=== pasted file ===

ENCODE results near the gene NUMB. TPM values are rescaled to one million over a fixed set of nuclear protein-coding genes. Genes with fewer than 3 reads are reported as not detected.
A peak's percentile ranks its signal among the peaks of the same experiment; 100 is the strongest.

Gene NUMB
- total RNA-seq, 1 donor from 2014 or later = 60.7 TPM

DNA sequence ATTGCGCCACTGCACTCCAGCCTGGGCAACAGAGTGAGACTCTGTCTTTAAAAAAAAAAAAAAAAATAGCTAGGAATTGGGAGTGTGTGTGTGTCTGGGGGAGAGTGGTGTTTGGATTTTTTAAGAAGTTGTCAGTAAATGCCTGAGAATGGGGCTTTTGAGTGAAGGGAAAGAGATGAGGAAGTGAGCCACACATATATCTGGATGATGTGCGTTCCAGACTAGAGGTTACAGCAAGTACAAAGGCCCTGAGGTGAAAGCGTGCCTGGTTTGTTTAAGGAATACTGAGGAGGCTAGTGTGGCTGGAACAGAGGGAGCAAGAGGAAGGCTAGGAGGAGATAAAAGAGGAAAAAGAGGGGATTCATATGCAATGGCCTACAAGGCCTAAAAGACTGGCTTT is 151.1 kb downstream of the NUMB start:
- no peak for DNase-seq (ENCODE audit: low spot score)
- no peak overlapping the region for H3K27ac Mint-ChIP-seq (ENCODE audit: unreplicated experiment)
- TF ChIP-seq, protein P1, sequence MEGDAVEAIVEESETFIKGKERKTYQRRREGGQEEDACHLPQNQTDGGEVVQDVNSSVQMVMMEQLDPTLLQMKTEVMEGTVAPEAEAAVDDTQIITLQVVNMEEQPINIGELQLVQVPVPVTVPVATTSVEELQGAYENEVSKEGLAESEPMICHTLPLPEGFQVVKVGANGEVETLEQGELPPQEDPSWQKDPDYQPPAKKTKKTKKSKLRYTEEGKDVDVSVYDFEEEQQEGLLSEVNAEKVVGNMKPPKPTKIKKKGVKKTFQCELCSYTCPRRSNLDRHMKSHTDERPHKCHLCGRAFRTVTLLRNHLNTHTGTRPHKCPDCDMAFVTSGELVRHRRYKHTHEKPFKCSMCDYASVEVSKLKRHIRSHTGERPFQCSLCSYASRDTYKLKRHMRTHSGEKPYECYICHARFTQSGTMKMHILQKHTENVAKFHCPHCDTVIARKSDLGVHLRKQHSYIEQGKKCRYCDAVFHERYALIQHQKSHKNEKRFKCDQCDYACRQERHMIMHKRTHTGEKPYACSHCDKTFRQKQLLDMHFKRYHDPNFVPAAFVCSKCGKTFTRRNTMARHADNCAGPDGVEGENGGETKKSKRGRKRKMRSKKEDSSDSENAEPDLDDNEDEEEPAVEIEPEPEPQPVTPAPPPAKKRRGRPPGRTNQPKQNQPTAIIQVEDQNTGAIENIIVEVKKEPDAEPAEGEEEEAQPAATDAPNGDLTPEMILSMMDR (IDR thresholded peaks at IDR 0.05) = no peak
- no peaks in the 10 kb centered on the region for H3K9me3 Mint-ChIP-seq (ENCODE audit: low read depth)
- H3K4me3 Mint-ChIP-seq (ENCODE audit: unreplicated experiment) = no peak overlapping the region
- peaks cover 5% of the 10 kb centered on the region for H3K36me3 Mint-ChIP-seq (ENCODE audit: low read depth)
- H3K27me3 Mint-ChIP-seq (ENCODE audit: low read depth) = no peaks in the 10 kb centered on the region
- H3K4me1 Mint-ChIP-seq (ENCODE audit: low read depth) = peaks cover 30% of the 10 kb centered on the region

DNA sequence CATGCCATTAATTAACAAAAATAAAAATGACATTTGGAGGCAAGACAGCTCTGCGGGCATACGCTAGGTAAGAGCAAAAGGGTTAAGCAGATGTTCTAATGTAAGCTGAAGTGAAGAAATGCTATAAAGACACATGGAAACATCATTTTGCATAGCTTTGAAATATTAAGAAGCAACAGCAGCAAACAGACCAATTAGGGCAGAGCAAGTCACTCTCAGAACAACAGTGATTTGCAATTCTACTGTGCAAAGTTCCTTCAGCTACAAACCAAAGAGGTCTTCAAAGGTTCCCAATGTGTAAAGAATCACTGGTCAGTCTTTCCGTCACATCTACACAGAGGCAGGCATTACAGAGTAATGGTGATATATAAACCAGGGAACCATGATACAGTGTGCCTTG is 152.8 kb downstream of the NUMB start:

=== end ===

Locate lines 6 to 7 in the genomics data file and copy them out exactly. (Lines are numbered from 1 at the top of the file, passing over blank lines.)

- no peak for DNase-seq (ENCODE audit: low spot score)
- no peak overlapping the region for H3K27ac Mint-ChIP-seq (ENCODE audit: unreplicated experiment)